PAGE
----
A new generation of bands is dominating the charts
IT’S BACK, just when the world was supposed to be safe for New Wave, ready at last for smart music, what should rear its leather-clad, lipstick-smeared image on the nation’s TV tubes but that bête noire of rock progressivism, heavy metal. Yes, rising up from the smoking remains of a million shredded speaker cones, nastier, noisier and more popular than ever, heavy metal is with us once again. But why?
Well, of course, it never really went away. Even in the depths of the record industry’s worst sales slump in decades, only a few years ago, a legion of head-banging kids continued to carry the torch for heavy-metal progenitors Led Zeppelin on radio-request lines all over America. If the music’s cultural profile seemed diminished compared to its heyday in the early Seventies, that was only because heavy metal was lying low, waiting for a new generation of puberty-afflicted musical misfits to feel that time-honored ache that only heavy metal’s kick-in-the-codpiece power fantasies can sate. And for the current crop of metal-mongers cleaning up in arenas around the country, the wait has been well worth it: in commercial terms, heavy metal (or hard rock, call it what you will) may be bigger now than ever before.
Maybe it took an Eddie Van Halen to edit some new magic into the old power-chord catechism, or a David Lee Roth to shake his inimitable booty and remind everybody what flash-and-burn is all about But what mainly did the trick was MTV. Girls! Whips! Chains! In color! In your living room! Suddenly, rock’s most extreme fantasy genre looked bigger, brighter, more fantastic than ever before. True, the music had mutated a bit, away from the sludgy tempos and endless caterwauling of early metal and toward faster rhythms, more polished productions, even actual melodies. But MTV instigated a more profound change. Where such metal pioneers as Led Zeppelin had earnest musical aims — attempting to restate the blues with a heady admixture of traditional British folk elements and Middle Eastern musical ideas — such current metal heavyweights as Quiet Riot and Mötley Crüe are really only concerned with presenting the fantasy. And MTV is in the fantasy business. Without the twenty-four-hour-a-day cable channel (and the host of other video-clip shows that are springing up across the airwaves), most of the new metal acts now dreaming up Guignol band logos and instant I-love-rock-&-roll head-banger anthems — the fantasy accessories that give the average American alien metal fan a sense of belonging to something — would still be grubbing gigs in local bars.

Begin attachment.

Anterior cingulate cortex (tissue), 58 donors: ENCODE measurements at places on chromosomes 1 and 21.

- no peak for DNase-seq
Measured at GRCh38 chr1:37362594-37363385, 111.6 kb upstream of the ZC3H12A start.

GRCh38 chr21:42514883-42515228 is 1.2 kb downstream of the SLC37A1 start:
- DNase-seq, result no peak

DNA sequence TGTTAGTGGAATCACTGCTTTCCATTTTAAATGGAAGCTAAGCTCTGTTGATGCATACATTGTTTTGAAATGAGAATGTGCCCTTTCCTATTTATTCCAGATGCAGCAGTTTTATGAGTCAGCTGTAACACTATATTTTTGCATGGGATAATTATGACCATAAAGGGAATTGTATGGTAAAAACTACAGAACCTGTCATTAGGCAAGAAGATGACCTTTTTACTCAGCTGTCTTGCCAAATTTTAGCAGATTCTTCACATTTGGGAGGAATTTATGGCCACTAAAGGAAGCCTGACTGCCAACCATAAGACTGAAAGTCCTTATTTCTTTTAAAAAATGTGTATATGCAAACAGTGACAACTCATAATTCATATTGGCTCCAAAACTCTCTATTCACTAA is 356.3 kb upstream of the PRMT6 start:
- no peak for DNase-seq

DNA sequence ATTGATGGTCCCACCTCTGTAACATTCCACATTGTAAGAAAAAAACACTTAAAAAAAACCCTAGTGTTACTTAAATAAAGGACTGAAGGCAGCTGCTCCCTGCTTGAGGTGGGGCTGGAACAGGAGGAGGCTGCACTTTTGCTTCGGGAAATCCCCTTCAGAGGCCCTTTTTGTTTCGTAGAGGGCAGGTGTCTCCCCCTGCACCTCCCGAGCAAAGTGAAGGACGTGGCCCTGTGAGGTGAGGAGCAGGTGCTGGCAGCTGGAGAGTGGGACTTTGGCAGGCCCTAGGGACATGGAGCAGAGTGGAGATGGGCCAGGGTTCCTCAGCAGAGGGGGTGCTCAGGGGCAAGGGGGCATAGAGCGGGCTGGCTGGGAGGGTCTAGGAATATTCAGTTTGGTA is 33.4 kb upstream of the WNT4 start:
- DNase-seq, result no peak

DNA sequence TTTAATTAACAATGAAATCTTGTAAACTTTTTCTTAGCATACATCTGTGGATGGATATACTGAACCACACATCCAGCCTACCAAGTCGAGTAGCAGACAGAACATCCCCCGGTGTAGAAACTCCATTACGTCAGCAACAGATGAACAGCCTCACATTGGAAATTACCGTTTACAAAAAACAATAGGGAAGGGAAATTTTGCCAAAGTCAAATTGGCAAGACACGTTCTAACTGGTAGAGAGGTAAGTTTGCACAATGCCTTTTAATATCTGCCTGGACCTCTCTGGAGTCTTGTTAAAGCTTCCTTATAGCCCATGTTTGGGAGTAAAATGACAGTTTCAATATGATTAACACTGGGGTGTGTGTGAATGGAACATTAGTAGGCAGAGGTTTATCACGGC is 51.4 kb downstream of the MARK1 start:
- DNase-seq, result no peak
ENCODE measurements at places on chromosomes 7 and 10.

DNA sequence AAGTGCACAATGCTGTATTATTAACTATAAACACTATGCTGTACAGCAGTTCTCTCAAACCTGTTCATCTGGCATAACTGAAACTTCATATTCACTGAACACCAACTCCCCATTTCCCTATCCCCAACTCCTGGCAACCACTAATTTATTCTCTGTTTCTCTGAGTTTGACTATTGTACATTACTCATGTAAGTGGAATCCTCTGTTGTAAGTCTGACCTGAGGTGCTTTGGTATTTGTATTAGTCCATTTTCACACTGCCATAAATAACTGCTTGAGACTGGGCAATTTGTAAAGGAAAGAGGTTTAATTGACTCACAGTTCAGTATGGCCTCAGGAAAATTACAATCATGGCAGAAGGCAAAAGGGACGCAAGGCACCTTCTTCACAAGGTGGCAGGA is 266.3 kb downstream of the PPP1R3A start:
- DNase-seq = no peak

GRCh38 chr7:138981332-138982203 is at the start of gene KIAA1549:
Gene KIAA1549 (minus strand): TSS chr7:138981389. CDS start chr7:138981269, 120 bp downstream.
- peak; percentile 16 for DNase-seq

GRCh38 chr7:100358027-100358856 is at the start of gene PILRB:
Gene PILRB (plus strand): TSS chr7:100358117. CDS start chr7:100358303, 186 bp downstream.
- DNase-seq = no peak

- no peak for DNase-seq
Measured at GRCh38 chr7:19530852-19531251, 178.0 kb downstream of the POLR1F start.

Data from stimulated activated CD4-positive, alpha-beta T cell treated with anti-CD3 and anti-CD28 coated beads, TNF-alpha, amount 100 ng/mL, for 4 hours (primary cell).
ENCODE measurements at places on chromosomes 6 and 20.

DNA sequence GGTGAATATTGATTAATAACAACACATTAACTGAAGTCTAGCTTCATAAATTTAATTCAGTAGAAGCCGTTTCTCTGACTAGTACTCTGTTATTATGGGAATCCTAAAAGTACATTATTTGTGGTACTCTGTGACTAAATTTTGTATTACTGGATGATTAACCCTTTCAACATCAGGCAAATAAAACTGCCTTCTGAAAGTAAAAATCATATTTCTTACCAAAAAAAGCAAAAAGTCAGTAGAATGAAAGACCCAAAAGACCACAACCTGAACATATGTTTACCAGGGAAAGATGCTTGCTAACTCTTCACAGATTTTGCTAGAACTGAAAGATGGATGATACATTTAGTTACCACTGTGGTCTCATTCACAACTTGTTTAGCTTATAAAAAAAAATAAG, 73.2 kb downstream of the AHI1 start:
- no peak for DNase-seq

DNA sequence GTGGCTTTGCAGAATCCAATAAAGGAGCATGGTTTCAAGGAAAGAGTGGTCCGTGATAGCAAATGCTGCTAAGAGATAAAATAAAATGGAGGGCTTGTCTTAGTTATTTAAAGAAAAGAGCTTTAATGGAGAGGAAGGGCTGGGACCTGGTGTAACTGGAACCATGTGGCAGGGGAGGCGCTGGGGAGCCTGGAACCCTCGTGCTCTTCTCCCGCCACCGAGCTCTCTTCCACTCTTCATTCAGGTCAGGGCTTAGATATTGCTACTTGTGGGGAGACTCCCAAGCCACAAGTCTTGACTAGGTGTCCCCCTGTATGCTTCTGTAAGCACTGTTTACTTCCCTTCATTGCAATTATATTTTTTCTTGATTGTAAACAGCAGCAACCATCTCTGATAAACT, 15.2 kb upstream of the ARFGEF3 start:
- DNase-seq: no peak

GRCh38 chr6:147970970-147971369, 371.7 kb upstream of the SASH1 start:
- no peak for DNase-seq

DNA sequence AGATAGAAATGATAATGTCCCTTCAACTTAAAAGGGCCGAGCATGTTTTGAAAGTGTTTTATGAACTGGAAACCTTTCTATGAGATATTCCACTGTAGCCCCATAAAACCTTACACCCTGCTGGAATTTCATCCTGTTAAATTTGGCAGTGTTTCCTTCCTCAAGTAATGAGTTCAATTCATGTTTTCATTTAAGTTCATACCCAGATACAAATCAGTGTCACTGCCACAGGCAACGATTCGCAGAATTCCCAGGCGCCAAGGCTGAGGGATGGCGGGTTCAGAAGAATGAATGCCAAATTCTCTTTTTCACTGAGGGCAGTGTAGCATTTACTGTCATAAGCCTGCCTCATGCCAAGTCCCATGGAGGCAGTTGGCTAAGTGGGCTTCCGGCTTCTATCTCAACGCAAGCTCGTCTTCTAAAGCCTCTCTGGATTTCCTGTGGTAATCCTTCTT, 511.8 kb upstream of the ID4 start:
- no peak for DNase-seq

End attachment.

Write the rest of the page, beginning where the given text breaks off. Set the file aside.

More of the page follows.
Quickly perceiving heavy metal’s new windfall profitability (Quiet Riot’s 1983 debut LP, Metal Health, sold 4.5 million copies and actually charted higher than Led Zeppelin’s classic first album), record companies have jumped on metal mania with, typical shovel-it-out-there zeal. Five years ago, A&R men were doling out contracts to any schlub with a skinny tie and a Rickenbacker guitar; now all that’s required is a smattering of chrome studs, lots of leather and a few biker-mag scenarios to stick in where the lyrics should go.